Rise to World Prominence
Dr. Philip Duey, who conducted the Glee Club from 1947 to 1969, began the transition of the Glee Club from a quality Midwestern chorus to a world-renowned organization. In the history of the Glee Club, no other director brought more media attention to the Club during his tenure than Dr. Duey. Through radio, television, recordings, and motion pictures, Dr. Duey made a national name for the Michigan Men's Glee Club. In 1954, the Glee Club provided the music for an RKO film, Songs of the Colleges, which featured scenes from colleges and universities from around the country. In the fall of 1951, the Glee Club started an enduring Michigan tradition of performing joint concerts with the Glee Club of a football opponent when they invited the Cornell Glee Club to Ann Arbor. All this was happening as choral music was becoming increasing popular in the 1950's and 1960's. In this period, the Glee Club actually had two concerts on the same night for both its fall and spring concerts. But probably the biggest gain from Dr. Duey's tenure was the start of overseas touring. The Glee Club had never had the membership base or the financial resources to attempt an international trip before. But in the spring of 1955, a four-week trip to Western Europe was undertaken, and it was a great success. Highlights included an appearance at the American Embassy in Rome and a command performance before Queen Juliana of The Netherlands. Dick Bailin, historian for the 1955 tour, recounts the events of that day:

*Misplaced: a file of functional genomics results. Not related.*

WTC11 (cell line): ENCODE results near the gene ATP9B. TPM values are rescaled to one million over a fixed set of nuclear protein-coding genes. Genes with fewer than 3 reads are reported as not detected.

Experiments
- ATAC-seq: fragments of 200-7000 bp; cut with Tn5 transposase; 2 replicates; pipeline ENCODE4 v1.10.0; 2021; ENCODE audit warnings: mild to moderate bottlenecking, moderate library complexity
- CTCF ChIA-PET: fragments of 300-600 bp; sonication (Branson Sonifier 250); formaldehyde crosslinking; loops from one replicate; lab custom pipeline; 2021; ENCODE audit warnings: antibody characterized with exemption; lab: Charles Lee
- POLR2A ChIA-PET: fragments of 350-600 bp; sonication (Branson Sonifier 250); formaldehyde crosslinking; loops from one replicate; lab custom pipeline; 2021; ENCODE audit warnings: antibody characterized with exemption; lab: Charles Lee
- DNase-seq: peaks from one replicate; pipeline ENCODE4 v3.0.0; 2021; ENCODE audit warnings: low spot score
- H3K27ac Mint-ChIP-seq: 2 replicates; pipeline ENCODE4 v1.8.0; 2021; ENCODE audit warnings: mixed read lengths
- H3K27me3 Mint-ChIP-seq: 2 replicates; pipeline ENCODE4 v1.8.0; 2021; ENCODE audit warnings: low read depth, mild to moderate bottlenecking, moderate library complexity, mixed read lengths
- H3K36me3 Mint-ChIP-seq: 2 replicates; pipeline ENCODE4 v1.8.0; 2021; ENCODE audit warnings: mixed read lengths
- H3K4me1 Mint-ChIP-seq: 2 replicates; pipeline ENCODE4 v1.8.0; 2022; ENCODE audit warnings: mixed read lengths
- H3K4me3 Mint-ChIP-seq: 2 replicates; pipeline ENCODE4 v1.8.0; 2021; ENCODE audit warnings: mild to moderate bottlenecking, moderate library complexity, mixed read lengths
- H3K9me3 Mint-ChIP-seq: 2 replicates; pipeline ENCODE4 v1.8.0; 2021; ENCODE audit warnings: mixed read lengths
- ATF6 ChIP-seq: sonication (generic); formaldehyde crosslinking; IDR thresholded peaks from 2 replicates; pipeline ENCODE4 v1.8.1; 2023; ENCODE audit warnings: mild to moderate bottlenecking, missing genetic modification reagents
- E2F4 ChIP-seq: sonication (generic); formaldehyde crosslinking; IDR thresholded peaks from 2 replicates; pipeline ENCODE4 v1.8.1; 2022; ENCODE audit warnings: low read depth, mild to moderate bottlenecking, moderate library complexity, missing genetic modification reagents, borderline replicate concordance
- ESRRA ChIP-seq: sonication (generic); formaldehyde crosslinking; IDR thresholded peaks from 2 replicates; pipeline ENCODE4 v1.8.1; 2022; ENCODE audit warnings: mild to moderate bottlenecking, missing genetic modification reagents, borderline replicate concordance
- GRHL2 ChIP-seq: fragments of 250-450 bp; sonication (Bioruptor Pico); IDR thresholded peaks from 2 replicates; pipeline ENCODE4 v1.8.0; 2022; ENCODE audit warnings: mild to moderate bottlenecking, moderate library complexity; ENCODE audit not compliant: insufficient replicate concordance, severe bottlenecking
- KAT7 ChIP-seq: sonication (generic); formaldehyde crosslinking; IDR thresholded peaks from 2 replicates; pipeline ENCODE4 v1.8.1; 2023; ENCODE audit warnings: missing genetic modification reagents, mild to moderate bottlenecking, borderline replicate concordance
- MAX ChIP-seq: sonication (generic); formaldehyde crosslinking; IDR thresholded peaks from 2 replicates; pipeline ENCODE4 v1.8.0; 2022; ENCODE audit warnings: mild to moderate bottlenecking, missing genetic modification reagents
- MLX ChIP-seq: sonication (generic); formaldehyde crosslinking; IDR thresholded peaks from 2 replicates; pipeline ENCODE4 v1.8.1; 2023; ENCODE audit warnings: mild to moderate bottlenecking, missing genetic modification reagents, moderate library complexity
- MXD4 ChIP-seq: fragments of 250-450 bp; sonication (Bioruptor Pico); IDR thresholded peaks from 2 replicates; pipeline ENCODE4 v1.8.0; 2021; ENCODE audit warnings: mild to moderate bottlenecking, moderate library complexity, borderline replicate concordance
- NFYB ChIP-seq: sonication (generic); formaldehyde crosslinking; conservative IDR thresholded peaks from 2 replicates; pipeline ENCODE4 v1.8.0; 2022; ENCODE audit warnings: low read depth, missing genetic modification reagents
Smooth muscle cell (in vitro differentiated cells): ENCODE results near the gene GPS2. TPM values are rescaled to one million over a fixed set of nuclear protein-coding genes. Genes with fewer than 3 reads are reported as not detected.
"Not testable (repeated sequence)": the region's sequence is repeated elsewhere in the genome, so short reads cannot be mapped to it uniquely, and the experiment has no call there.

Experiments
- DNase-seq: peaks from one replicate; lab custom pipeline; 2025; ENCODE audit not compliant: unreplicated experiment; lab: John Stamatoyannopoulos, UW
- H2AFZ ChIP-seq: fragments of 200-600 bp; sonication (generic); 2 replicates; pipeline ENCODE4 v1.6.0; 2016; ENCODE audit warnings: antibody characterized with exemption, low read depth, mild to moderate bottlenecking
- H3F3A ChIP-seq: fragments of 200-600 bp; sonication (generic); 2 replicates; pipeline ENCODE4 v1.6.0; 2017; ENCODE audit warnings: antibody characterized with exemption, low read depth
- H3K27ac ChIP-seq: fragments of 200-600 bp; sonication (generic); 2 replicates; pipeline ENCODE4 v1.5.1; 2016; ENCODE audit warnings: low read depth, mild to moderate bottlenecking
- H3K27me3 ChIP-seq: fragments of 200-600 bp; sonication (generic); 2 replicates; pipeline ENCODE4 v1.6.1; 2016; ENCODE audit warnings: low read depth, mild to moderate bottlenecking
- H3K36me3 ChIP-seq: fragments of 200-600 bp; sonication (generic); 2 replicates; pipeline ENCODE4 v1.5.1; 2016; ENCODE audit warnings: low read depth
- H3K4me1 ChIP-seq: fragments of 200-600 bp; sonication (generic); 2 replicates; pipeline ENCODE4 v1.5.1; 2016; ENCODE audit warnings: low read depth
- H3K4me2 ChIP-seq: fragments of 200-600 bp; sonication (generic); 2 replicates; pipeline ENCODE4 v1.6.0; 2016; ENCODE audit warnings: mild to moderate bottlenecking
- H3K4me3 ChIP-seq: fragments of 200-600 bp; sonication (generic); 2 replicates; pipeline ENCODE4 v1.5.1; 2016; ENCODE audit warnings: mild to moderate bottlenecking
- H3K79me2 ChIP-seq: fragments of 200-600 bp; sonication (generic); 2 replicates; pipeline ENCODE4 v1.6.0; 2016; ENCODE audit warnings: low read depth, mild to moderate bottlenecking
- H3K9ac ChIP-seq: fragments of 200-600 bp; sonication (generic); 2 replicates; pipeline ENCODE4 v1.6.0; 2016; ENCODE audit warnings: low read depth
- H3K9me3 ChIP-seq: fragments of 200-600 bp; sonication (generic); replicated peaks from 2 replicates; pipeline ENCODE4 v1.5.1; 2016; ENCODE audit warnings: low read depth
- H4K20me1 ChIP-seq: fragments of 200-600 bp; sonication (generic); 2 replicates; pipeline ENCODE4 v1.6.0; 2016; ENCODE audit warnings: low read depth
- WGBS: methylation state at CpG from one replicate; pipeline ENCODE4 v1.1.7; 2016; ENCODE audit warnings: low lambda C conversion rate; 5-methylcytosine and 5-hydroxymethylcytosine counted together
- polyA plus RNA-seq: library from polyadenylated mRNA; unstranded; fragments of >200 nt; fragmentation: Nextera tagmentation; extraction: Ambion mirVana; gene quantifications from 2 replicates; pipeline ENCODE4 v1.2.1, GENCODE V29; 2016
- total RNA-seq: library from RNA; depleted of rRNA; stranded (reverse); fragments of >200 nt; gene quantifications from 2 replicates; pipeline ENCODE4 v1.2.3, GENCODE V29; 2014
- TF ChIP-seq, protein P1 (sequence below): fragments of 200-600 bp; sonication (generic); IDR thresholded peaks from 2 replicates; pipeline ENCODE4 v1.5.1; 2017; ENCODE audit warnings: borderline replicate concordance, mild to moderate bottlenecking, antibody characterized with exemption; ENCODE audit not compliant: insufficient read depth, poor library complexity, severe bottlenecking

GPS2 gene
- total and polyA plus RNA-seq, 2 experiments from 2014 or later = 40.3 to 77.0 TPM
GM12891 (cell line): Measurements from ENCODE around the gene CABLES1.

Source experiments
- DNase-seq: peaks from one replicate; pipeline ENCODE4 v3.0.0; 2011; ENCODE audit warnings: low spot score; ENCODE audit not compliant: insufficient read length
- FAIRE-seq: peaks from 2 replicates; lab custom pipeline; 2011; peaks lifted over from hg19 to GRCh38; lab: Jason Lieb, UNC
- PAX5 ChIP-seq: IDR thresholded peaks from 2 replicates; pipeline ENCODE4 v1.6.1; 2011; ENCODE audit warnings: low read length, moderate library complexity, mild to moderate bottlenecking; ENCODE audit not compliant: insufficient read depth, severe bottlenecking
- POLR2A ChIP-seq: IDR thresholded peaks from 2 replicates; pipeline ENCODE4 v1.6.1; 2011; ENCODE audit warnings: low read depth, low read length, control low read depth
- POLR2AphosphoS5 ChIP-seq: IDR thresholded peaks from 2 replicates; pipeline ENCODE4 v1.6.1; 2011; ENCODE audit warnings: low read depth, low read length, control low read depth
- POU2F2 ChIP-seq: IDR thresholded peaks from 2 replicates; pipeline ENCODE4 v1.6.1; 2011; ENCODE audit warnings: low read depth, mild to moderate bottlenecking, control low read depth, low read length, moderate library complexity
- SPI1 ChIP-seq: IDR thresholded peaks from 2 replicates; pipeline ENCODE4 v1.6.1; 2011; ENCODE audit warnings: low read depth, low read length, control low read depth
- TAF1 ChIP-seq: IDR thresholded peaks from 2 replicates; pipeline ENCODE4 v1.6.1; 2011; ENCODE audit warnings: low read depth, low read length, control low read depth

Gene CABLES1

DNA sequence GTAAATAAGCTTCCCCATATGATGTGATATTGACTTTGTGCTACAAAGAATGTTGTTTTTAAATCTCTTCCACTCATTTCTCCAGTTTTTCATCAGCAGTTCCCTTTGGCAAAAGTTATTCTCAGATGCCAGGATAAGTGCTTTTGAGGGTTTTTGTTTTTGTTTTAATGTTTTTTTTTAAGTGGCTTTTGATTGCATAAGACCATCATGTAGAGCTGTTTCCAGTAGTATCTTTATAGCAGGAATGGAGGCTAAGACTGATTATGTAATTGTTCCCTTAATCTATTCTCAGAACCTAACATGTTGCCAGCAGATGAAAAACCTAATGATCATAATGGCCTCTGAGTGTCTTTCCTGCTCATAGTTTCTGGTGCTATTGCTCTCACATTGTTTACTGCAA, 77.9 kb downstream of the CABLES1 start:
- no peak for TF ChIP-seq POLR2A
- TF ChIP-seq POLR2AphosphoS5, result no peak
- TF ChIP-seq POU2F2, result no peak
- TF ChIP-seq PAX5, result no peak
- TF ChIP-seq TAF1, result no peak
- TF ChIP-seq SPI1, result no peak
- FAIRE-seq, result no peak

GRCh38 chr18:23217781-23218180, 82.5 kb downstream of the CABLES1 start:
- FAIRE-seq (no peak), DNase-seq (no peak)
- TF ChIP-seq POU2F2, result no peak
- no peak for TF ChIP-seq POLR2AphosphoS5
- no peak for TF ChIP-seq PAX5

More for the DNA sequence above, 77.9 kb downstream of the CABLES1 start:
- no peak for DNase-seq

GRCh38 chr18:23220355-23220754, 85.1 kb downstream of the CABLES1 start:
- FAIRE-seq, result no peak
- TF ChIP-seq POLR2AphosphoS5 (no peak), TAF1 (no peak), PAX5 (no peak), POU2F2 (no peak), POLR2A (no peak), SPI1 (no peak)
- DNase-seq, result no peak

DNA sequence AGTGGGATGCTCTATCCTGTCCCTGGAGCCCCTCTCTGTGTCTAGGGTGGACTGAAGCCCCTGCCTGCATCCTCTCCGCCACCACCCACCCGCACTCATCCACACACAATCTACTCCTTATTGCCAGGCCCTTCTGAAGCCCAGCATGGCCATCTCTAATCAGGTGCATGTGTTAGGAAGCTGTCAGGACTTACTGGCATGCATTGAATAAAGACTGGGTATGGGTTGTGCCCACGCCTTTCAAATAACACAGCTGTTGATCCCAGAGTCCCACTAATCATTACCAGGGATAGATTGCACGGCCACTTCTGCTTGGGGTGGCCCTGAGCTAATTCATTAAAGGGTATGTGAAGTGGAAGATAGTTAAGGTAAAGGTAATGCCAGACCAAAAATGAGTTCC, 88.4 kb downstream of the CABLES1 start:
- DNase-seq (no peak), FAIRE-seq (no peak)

"Finally, we arrive at The Hague, home of the Dutch government and a city in its own right. There is time to spare, so we eat our first meal in Europe--a full three-course dinner for $.60! At last the Club piles into the bus and drives on to the City Hall. Here we wait in hushed expectation, and finally it happens--the Queen herself appears on the steps and the large crowd of Dutch people gathered around us applauds wildly. The Glee Club sings three songs, including the Dutch National Anthem, and while Dr. Duey is being presented to the Queen, numerous carefully concealed cameras are whipped out and many pictures are taken. Thus our tour starts in an exciting and illustrious way."
One of the greatest achievements in Glee Club history occurred during the European tour in 1959, which commemorated the centennial of this organization. In addition to a grueling four-week concert tour, which included performances at the Free University in West Berlin, the group competed in the International Musical Eisteddfod in Llangollen, Wales. The tour was planned so that this competition would be at the very beginning of the tour, but this plan almost backfired as the boat they were traveling on (the S. S. Seven Seas) was almost a day late getting into England. After a 3 a.m. arrival and only three hours sleep, the Glee Club became the first American choir ever to win the male choir competition.